Second, Jesus knows the amount. Jesus knew that the rich gave out of their abundance, money they did not need, from their leftovers. The widow gave out of her poverty. She gave all she had. She sacrificed her livelihood. The rich made a contribution. The woman made a sacrifice. She committed her very livelihood in trust to God. It wasn’t the size of her gift that stood out, but her sacrifice. It wasn’t the amount of her gift as much as the cost to her.
In our day, we would say the rich gave what they could spare. In other words, after they paid the bills, put some in savings, and spent some on themselves, then they gave. It came from their discretionary income. Her gift, on the other hand, had a kind of recklessness to it. She was willing to forgo security, pleasure, safety to give.
Today in our church culture, when it comes to giving, we have a Don’t-ask-don’t-tell policy. Jesus seemed to turn that on its head, didn’t He? My guess is that we don’t want others to ask, and we don’t want to tell what we give because we would be embarrassed. What if we all brought to church our 1040s, W-2s and Schedule A forms? What if we had a testimonial period, a sharing time, and announced God’s financial blessings as reported on Line 7 of the 1040 form, as well as our response to our blessing by the amount we gave to charity on Schedule A, line 19. Do you think the bringing-the-tax-forms-to-church Sunday would be a high attendance day at church?
Here’s my point: We don’t want others to know, but Jesus knows. We don’t want others to see, but Jesus sees. Jesus saw what the poor woman gave and knew that she gave sacrificially in comparison to the rich folks. Then Jesus did something of which we all should be mindful.
Third, Jesus elevated the woman. Jesus called His disciples together. He told them what He had just witnessed. He, in my opinion, was saying to them, “Do that! That’s how I want you to live. That’s how I want you to give.” He raised her up as an example to follow. He put her on a pedestal for others to emulate. He enshrined her for all ages in the Bible so that future generations might emulate her faith and sacrificial generosity.
This woman, who only gave a quarter of a penny, is the model, the pattern, of generosity for which Christianity is to be built. We are to emulate not the amount but the sacrifice. Remember, generosity is not determined by the size of the gift but by the size of the sacrifice. It’s not what she gave, but what she had left. Christianity has endured for centuries because men and women have followed this woman’s example.
What are the takeaways from this story? What is Jesus trying to teach us?
First, leave a legacy not just an inheritance. People are good about giving an inheritance when they die. (They will give it all then.) Why not begin that practice while you are alive?
What do you want to leave behind? The story of the poor widow teaches me that while leaving behind stuff is fine, well and good, leaving behind a legacy of giving is better. This poor widow left more than two coins in the receptacle—she left a legacy of giving.
Second, be a giver, not just a taker. People always are taking from God: His time, His power, His protection, His guidance, His grace, His peace, His mercy, His forgiveness. Why not give to God? He did, after all, give everything for you.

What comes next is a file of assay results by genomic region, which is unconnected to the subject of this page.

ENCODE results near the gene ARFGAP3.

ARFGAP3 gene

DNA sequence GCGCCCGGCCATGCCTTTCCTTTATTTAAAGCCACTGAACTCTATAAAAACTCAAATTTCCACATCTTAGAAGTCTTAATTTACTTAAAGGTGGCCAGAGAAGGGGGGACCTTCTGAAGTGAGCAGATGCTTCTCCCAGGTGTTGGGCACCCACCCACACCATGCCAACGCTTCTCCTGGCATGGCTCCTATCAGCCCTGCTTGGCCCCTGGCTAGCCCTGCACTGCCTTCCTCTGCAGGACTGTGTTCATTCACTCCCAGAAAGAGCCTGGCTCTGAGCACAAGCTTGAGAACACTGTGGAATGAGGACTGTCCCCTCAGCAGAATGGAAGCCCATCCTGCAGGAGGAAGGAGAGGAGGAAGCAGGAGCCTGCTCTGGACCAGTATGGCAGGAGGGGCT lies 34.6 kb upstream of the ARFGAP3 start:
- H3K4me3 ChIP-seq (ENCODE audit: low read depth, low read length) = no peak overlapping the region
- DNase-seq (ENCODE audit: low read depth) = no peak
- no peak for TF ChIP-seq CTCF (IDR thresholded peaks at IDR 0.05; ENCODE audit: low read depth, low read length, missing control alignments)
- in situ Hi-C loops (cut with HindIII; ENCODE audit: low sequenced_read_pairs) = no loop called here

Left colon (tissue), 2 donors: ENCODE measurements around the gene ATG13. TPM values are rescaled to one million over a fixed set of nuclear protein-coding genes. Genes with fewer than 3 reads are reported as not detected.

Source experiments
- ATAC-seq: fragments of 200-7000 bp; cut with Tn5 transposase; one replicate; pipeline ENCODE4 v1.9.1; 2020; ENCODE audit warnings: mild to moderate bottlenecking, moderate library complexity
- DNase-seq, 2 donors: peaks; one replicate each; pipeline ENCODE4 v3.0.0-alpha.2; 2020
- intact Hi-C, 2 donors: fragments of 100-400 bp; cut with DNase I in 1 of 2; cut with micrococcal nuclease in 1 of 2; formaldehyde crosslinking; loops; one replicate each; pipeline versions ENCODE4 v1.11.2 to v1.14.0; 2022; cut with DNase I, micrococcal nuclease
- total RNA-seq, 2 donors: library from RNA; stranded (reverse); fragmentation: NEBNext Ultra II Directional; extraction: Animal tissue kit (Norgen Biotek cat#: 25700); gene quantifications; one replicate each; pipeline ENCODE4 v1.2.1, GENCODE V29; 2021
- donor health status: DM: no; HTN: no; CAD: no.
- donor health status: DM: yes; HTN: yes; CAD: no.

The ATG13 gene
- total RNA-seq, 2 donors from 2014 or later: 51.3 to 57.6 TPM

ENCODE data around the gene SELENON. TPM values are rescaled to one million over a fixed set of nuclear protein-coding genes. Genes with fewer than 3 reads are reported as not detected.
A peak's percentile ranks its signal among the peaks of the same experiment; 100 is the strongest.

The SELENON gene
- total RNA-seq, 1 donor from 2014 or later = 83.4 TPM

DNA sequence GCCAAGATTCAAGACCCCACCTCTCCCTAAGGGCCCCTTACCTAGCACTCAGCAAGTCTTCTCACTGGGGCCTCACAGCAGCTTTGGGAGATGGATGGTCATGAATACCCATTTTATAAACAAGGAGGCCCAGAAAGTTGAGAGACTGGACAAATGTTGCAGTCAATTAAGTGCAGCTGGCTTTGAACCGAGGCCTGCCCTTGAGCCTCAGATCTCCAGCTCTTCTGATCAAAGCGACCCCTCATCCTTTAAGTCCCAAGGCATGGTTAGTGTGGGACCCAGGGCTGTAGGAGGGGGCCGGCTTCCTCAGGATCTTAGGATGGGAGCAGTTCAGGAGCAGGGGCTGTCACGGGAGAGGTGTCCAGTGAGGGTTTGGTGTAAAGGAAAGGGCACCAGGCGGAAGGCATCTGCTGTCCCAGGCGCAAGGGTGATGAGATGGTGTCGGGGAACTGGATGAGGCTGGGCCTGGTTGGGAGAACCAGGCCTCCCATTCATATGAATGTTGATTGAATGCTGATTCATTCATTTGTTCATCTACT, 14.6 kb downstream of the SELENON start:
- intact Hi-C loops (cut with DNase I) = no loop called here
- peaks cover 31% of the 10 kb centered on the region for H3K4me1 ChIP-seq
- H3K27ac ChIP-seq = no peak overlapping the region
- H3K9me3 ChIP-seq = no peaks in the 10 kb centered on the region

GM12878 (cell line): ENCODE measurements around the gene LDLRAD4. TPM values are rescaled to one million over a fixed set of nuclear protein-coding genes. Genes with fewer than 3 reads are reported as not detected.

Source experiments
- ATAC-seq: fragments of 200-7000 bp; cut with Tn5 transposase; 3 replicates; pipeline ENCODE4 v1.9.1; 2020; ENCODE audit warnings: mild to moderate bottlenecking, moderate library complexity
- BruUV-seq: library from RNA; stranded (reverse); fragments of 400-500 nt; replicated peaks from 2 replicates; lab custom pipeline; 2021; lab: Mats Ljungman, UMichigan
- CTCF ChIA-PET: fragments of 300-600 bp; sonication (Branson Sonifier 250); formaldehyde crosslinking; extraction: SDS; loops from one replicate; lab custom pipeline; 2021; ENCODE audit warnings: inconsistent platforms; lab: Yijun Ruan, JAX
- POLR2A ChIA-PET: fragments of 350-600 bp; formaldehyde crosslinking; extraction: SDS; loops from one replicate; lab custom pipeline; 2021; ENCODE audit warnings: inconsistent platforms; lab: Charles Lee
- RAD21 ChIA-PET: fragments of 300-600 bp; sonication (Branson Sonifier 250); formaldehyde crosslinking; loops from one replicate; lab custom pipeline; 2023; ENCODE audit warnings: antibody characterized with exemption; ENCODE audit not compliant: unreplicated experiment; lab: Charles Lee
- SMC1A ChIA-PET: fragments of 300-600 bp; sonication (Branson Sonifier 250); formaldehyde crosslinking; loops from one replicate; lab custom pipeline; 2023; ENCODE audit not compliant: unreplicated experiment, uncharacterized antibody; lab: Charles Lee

It would have been so easy for this woman to have lived a life as a taker—to be the one seeking money from churches, visiting the food pantry, showing up at the clothes closet—but she wasn’t. She was not a taker; she was a giver.
Like the poor widow, only in giving our lives away will we make lasting contributions. God wired the universe so we don’t find significance or happiness in getting. We find significance—and happiness comes as a by-product—when we give away ourselves.
Third, make a difference, not just a living. People make a living by what they earn. People make a difference by what they give. How will you make a difference?
I can imagine the impact the poor widow’s gift had on eternity. It started a chain reaction of generosity that continues to this day. Because she gave, the cause of Christianity continues to impact the world. From the vantage point of eternity, she made a powerful difference.
Two well-to-do Christians, a lawyer and a businessman, joined a tour that was going around the world. In Korea one day, they saw a field by the side of the road. In the field, a boy pulled a crude plow, while an old man held the plow handles and directed it through the rice paddy. The lawyer was amused and took a picture of the scene. “That’s a curious sight,” he said to the missionary, who was the interpreter and guide. “Yes,” was the reply, “that is the family of Chi Noui. When the church building was built, they were eager to give something, but they had no money, so they sold the only ox they had and gave the money to the church. This spring, they are pulling the plow themselves.”
The lawyer and the businessman were silent for a few moments, then the businessman said, “That must have been a real sacrifice.”
“They did not call it that,” said the missionary. “They thought it was fortunate they had an ox to sell.”
The two tourists did not have much to say after that, but when they reached home, the lawyer took the picture to his minister and told him of the incident. “I want to double my offering to the church,” he said, “and give me some plow work to do. I never have known what sacrifice for the Lord really means. I am ashamed to say I never have given anything to the Lord that really cost me something.”
The most generous in God’s viewpoint are not the Warren Buffets and the Bill and Melinda Gates, but the people such as the poor widow and the family of Chi Noui. The most generous are not determined by how much they give, but what’s left after they give, not by the size of the gift but the size of the sacrifice.
What will be left after you give? What will be the size of your sacrifice?
Rick Ezell is senior pastor of First Baptist Church in Greer, South Carolina.